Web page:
What Would the Avas Have Us Do?

My middle school years marked the heyday of the What Would Jesus Do era.  WWJD made its way onto license plates, t-shirts, and of course, bracelets.  No self-respecting Manheim Township Middle School 7th grader who considered themselves a Christian was without a WWJD bracelet in every color that the Provident Bookstore had to offer.  Later in life, I was surprised to learn that those bracelets that were all the rage in the early 90s come from a theology that is based on a novel written in 1896 that sought to teach Christian Socialism and the Social Gospel.  Lost somewhere in the hype of being seen as properly Christian by wearing the right bracelet was the reality that What Would Jesus Do? is a shockingly countercultural question.

In the last few days, we’ve been reminded of what Jesus would do.  He would eat dinner with sinners and tax collectors.  He would turn the tables in the Temple and call to account a system of religion that was built upon on the backs of the faithful poor.  He would stand up against the challenges of the Pharisees and Scribes, unafraid that it might cost him his reputation.  He would challenge his followers to love one another.  He would get down on his hands and knees and wash their feet.  He would willingly be betrayed and handed over to be mocked, scourged, beaten, and ultimately killed in the name of love. And on this night, we are brought to mind, yet again, that Jesus would rise from the dead and in so doing defeat death forever.

As the Exsultet that Deacon Kellie sang so beautifully says so eloquently, “this is the night, when Christ broke the bonds of death and hell, and rose victorious from the grave.”  That’s what Jesus would do.  That’s what Jesus did do.  And so, we gather on this most holy night to recall the events of salvation history throughout time.  We remember the covenant that God made with all of creation after the flood, that by the sign of the rainbow we would be reminded of God’s promise to bring us back into relationship by another way.  We remember the Exodus, and how on the banks of the Red Sea, God opened the waters so that God’s chosen people might begin their journey to the Promised Land.  We remember the testimony of the prophet Isaiah, and how every time a prophet proclaimed God’s judgement upon the people, it was followed by the promise of restoration and renewal.  We remember the vision of Zephaniah and the assurance that one day all people will be drawn into the loving embrace of God’s forgiveness.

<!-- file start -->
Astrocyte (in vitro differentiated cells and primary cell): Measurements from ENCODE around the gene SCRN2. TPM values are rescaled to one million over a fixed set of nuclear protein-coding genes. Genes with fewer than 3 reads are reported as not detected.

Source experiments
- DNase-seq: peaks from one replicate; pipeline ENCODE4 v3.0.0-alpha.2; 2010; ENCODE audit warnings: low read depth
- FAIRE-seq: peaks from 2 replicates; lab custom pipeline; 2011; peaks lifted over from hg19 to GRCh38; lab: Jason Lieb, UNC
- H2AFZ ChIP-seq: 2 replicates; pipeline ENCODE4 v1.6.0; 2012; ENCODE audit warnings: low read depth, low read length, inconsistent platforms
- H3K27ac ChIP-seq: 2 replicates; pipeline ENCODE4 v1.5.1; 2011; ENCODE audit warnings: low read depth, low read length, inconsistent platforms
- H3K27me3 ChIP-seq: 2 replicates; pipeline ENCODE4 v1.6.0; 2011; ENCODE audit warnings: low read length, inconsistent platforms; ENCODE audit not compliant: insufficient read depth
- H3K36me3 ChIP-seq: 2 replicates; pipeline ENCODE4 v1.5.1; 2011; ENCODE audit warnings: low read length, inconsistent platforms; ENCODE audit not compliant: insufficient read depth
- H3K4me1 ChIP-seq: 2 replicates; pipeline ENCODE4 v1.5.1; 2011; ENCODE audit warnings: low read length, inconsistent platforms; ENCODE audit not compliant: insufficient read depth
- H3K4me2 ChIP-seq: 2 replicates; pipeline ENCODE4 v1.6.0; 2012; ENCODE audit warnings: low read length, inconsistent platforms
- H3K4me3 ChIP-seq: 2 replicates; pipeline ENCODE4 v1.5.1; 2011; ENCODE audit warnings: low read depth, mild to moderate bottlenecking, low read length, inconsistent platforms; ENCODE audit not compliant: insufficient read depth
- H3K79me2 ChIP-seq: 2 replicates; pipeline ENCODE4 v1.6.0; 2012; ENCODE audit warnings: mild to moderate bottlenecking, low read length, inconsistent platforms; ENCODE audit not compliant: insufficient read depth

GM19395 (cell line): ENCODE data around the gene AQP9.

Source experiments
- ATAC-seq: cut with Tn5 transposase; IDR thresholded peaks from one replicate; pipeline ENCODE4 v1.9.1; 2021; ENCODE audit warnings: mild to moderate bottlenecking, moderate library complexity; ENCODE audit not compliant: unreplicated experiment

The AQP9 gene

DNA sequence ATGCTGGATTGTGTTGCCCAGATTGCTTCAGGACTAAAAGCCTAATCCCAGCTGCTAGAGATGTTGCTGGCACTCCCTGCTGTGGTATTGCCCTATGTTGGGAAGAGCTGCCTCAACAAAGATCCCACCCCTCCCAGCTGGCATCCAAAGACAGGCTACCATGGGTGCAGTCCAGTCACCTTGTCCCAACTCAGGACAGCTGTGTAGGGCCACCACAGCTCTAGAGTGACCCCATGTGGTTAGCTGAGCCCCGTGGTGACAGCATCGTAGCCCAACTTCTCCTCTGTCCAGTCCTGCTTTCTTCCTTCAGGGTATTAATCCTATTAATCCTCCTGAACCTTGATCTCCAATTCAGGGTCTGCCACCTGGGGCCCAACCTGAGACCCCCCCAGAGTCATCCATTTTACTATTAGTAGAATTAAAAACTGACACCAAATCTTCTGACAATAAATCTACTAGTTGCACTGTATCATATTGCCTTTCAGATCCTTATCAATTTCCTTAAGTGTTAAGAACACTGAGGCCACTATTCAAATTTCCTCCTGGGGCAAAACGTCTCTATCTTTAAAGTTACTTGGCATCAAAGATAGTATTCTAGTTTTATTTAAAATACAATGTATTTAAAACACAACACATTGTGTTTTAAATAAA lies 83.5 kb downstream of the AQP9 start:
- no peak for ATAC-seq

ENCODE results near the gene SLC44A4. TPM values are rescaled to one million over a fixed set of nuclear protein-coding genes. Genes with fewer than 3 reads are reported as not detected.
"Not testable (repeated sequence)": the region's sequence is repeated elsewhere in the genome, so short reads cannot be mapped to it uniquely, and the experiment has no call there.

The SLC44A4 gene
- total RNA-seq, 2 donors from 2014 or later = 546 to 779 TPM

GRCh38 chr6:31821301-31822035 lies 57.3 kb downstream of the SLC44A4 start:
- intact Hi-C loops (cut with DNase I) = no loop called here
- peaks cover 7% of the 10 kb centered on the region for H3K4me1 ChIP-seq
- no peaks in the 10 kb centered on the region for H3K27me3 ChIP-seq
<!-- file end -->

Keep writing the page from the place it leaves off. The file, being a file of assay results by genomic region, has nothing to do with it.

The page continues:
This night isn’t simply about the events of the past, however.  If tonight was only about things that had already happened, we’d be stuck looking for the living among the dead.  No, what we are about on this night is what comes next.  Our question isn’t just “What did Jesus do?”, but “What would Jesus do in Bowling Green, Kentucky in 2019?”  So, on a night in which we recall the various ways in which God has called us back into right relationship, it is also especially appropriate that we baptize new members into the household of God.  Through water and the Holy Spirit, we welcome two Avas into the ongoing story of God’s salvation history.  Alongside them, and with their sponsors, we recommit ourselves to what it means to follow the resurrected Jesus in world today, and we promise to seek God’s help as we work to take our place in the resurrected life.

It is interesting to me that both of our newly baptized members are named Ava.  Ava is a variant on the first name ever given, Eve, which is likely familiar to most of us.  Eve was the wife of Adam.  His name, Adam, wasn’t really a name, but is simply the generic word for humankind.  It is based on the world for dirt, from which God made humanity.  Eve, on the other hand, is the Hebrew word for life.  It seems particularly appropriate tonight, as we seek to encounter the resurrected Jesus alongside the two Avas, that we might reframe that age-old question.  Not, what would Jesus do, but maybe tonight we ponder, what would Eve do?  What would these Avas have us do?  How will we live life differently as a result of the promises that we’ve made with them?  What brings life, true life, eternal life, the resurrected life into the world?  On this night in which we celebrate that Jesus Christ is risen, still, from the dead, to what kind of life does the resurrection call us?  Let’s not be about looking for the living among the dead, but rather, let’s be about looking for stories of the resurrection life among those who are living it.  So, while what would Jesus do is an important question to ask, this Easter, I invite you to carry with you our two Avas and instead ask, ‘What would Ava, life, real, abundant, resurrection life, have me do?  Amen.